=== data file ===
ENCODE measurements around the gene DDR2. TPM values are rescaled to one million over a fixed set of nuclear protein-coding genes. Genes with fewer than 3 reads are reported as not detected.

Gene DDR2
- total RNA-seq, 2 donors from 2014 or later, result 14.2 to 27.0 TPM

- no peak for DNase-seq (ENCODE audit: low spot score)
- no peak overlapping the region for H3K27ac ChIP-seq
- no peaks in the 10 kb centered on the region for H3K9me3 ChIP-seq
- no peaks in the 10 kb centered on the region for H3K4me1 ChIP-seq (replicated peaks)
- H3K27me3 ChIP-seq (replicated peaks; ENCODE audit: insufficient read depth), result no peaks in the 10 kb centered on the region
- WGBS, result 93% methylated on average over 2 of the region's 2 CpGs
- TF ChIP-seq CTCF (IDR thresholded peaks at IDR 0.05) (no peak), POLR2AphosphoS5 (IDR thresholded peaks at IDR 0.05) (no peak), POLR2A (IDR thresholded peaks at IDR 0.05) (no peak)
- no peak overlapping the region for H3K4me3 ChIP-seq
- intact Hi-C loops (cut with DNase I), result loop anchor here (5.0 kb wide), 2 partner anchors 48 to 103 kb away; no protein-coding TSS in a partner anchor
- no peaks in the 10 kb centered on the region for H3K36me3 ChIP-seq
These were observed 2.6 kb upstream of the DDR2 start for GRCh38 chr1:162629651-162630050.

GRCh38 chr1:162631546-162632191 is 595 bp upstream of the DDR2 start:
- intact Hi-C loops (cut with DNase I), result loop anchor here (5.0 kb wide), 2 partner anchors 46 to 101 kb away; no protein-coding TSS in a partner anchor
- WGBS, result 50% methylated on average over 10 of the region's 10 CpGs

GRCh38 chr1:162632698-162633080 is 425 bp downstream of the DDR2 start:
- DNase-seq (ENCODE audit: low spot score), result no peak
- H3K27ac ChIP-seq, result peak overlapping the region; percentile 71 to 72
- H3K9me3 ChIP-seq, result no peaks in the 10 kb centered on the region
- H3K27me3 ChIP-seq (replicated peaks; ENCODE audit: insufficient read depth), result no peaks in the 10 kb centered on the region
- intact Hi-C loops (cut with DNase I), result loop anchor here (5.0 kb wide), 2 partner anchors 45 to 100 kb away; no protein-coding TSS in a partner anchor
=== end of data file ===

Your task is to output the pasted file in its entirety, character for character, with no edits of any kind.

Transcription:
ENCODE measurements around the gene DDR2. TPM values are rescaled to one million over a fixed set of nuclear protein-coding genes. Genes with fewer than 3 reads are reported as not detected.

Gene DDR2
- total RNA-seq, 2 donors from 2014 or later, result 14.2 to 27.0 TPM

- no peak for DNase-seq (ENCODE audit: low spot score)
- no peak overlapping the region for H3K27ac ChIP-seq
- no peaks in the 10 kb centered on the region for H3K9me3 ChIP-seq
- no peaks in the 10 kb centered on the region for H3K4me1 ChIP-seq (replicated peaks)
- H3K27me3 ChIP-seq (replicated peaks; ENCODE audit: insufficient read depth), result no peaks in the 10 kb centered on the region
- WGBS, result 93% methylated on average over 2 of the region's 2 CpGs
- TF ChIP-seq CTCF (IDR thresholded peaks at IDR 0.05) (no peak), POLR2AphosphoS5 (IDR thresholded peaks at IDR 0.05) (no peak), POLR2A (IDR thresholded peaks at IDR 0.05) (no peak)
- no peak overlapping the region for H3K4me3 ChIP-seq
- intact Hi-C loops (cut with DNase I), result loop anchor here (5.0 kb wide), 2 partner anchors 48 to 103 kb away; no protein-coding TSS in a partner anchor
- no peaks in the 10 kb centered on the region for H3K36me3 ChIP-seq
These were observed 2.6 kb upstream of the DDR2 start for GRCh38 chr1:162629651-162630050.

GRCh38 chr1:162631546-162632191 is 595 bp upstream of the DDR2 start:
- intact Hi-C loops (cut with DNase I), result loop anchor here (5.0 kb wide), 2 partner anchors 46 to 101 kb away; no protein-coding TSS in a partner anchor
- WGBS, result 50% methylated on average over 10 of the region's 10 CpGs

GRCh38 chr1:162632698-162633080 is 425 bp downstream of the DDR2 start:
- DNase-seq (ENCODE audit: low spot score), result no peak
- H3K27ac ChIP-seq, result peak overlapping the region; percentile 71 to 72
- H3K9me3 ChIP-seq, result no peaks in the 10 kb centered on the region
- H3K27me3 ChIP-seq (replicated peaks; ENCODE audit: insufficient read depth), result no peaks in the 10 kb centered on the region
- intact Hi-C loops (cut with DNase I), result loop anchor here (5.0 kb wide), 2 partner anchors 45 to 100 kb away; no protein-coding TSS in a partner anchor